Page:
Of Brutal Murder and Transcendental Sovereignty: The Meaning of Vested Private Rights
55 Pages Posted: 16 Jul 2016 Last revised: 6 Jan 2018
Date Written: July 15, 2016
The idea of vested private rights is divisive; it divides those who practice law from those who teach and think about law. On one side of the divide, practicing lawyers act as though (at least some) rights exist and exert binding obligation upon private persons and government officials. On the other side of the divide, scholars of law and jurisprudence have generally proceeded, since at least the rise of English positivism in the nineteenth century and the American legal realist movement in the early twentieth, as if the concept of vested right has little real meaning. This article attempts to explain the doctrine’s continued appeal and to discern some coherence in it while also accounting for the causes of skepticism.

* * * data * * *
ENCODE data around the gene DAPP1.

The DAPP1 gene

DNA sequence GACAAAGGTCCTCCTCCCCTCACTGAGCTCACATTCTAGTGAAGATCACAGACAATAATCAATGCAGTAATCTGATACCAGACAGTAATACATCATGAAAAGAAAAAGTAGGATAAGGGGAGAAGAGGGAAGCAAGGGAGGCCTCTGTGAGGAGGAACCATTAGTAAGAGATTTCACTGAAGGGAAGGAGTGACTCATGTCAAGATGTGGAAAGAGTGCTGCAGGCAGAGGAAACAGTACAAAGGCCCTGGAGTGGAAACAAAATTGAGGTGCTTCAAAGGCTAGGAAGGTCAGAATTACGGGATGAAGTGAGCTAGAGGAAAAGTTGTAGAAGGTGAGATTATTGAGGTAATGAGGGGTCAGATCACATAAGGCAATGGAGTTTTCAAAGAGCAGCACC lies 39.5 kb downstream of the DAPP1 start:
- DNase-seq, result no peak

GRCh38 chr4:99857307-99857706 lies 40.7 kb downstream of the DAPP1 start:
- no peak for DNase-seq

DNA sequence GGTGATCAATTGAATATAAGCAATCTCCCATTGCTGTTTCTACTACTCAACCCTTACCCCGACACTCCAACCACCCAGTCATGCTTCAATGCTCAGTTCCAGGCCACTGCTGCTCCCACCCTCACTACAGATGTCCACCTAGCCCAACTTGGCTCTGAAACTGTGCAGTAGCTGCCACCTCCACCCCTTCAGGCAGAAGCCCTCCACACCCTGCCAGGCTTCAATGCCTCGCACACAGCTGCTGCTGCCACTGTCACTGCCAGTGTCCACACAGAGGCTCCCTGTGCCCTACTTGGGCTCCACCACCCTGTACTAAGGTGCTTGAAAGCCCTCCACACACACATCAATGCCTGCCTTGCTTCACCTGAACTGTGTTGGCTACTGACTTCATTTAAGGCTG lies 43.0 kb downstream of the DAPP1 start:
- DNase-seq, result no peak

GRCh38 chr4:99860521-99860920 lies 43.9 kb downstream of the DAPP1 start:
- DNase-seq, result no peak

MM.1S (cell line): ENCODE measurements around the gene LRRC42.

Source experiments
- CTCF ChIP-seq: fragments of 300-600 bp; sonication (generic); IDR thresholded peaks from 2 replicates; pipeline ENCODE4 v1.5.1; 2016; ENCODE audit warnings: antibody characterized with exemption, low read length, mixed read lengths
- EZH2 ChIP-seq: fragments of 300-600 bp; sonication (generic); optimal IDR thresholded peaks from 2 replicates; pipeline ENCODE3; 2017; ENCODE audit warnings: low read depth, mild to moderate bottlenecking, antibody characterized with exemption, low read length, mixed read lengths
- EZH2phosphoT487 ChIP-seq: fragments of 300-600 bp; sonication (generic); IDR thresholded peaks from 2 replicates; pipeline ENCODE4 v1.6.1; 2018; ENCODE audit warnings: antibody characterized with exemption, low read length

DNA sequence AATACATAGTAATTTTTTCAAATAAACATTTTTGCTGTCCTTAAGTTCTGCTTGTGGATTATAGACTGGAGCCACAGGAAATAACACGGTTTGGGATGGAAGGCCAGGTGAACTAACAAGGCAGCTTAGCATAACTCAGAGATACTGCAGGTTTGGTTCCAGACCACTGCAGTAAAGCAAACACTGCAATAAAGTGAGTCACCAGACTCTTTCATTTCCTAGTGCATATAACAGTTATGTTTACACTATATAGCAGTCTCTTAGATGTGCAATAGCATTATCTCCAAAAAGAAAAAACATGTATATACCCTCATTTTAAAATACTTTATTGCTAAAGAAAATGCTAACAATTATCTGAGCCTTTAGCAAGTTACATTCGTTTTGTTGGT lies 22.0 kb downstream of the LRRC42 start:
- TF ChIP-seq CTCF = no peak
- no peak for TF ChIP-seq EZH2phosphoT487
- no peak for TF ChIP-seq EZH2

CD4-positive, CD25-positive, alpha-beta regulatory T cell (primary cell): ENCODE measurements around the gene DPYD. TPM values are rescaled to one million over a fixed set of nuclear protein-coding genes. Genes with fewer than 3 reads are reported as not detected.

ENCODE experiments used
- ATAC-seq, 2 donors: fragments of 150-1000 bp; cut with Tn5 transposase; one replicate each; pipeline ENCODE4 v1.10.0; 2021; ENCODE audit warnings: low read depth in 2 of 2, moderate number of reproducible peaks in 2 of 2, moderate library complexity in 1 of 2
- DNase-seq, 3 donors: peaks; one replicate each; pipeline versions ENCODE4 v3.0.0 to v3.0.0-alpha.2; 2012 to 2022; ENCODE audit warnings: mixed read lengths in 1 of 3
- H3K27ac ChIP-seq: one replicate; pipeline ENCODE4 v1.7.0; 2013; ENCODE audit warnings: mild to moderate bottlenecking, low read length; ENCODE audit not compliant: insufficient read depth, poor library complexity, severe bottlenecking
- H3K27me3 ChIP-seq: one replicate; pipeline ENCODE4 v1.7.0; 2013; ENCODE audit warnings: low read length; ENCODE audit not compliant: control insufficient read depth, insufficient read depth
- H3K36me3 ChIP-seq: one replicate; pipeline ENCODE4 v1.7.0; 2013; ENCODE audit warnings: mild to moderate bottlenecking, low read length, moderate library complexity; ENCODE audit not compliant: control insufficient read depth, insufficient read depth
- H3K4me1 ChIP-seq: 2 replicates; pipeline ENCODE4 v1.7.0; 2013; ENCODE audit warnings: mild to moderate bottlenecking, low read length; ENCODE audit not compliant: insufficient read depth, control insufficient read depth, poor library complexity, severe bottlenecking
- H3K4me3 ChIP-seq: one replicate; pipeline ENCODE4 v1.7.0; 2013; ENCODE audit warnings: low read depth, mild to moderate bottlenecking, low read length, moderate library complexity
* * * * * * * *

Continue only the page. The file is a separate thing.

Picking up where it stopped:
After critical engagement with both English positivist and American legal realist scholarship, a agreement emerges about what the strongest—most central or focal—sense of vested private right is. By reference to this focal meaning one can distinguish weak senses and peripheral instances of vested private rights, which are not as conceptually interesting but are nevertheless significant for the practice of law, from strong senses and central instances, which are rare in practice but theoretically interesting and important. This framework preserves the valuable insights of theory and the valuable utility of vested rights in practice, while not claiming too much for either. This way of understanding the doctrine might also open new lines of inquiry about the senses in which different private rights are and are not rights, and the senses in which they are and are not vested.
Keywords: rights, private rights, vested rights, retrospective legislation, retroactive legislation, positivism, legal realism, perfectionism, jurisprudence
Suggested Citation: Suggested Citation